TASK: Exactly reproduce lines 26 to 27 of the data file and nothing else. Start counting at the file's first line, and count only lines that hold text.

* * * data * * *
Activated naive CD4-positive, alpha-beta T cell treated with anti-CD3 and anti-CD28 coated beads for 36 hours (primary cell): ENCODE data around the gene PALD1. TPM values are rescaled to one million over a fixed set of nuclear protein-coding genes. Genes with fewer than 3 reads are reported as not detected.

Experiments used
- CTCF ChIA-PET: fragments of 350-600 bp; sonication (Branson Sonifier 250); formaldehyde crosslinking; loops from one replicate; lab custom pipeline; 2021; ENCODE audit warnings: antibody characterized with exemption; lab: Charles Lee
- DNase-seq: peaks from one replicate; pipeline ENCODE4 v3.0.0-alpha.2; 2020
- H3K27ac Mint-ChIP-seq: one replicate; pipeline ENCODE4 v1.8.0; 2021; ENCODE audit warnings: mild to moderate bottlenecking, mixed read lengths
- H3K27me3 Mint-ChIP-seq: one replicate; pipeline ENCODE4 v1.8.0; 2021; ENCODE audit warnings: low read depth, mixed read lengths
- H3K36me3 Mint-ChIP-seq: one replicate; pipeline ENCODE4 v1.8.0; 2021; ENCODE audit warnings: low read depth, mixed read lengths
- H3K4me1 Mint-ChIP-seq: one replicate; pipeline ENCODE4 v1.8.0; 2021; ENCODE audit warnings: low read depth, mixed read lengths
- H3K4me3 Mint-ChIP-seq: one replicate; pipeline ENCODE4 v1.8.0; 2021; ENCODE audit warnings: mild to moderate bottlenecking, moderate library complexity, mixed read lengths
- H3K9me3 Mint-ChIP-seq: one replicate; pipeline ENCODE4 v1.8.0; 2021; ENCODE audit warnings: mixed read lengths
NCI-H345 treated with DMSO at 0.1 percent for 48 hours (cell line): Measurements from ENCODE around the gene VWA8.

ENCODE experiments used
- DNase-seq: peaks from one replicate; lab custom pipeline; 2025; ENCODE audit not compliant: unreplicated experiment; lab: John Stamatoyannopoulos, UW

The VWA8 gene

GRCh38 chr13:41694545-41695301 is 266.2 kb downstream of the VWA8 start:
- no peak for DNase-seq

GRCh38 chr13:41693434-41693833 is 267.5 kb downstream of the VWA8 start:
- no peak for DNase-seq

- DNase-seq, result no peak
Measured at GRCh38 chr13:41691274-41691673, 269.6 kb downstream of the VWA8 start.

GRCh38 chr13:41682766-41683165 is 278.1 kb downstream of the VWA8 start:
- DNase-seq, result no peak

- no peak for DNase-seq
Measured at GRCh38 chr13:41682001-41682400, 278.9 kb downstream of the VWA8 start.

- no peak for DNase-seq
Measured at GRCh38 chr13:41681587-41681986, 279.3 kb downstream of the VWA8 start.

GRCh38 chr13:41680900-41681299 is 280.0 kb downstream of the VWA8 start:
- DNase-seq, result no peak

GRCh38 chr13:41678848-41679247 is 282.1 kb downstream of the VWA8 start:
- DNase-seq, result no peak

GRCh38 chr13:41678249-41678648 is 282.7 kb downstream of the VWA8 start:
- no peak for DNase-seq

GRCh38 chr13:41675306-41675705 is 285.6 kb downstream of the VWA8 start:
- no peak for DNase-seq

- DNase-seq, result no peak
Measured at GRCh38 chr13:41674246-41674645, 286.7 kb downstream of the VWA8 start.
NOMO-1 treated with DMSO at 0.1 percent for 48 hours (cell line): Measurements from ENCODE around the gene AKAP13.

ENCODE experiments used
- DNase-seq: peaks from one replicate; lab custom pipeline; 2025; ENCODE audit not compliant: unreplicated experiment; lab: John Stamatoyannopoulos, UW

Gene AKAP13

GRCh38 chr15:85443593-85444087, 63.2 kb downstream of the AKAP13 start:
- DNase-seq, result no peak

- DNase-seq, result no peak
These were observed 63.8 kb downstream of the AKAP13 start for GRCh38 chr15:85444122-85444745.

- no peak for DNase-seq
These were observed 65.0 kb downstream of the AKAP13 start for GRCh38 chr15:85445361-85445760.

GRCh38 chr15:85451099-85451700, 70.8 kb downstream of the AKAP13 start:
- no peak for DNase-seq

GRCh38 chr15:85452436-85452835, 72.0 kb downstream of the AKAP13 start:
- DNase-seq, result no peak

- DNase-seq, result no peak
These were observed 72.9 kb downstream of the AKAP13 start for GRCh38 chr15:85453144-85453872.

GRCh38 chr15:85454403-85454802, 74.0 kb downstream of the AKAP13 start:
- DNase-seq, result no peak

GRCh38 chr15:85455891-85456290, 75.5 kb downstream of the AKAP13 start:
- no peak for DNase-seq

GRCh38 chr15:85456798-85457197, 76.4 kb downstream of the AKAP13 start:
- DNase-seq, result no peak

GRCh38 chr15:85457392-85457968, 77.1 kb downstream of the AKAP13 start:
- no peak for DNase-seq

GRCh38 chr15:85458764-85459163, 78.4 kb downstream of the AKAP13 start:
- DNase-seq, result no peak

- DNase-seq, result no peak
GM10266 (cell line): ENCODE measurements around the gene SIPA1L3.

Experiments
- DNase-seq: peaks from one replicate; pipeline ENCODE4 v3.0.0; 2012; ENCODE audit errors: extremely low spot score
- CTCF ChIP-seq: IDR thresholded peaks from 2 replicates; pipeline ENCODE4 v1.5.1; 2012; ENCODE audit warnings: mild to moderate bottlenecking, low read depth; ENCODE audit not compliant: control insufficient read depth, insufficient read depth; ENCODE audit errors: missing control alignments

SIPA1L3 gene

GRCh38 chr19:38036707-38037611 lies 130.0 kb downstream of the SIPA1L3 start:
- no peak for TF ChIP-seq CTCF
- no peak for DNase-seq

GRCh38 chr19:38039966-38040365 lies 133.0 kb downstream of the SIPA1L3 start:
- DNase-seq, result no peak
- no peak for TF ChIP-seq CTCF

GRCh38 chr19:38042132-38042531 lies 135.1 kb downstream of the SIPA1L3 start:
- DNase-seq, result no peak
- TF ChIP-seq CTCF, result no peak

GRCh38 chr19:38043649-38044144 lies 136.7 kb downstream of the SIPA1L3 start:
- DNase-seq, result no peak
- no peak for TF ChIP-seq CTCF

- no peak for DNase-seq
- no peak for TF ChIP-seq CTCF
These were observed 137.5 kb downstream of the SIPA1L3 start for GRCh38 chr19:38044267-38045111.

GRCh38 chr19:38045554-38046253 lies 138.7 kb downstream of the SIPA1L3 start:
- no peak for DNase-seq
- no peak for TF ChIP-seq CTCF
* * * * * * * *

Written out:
Measured at GRCh38 chr13:41681587-41681986, 279.3 kb downstream of the VWA8 start.

GRCh38 chr13:41680900-41681299 is 280.0 kb downstream of the VWA8 start: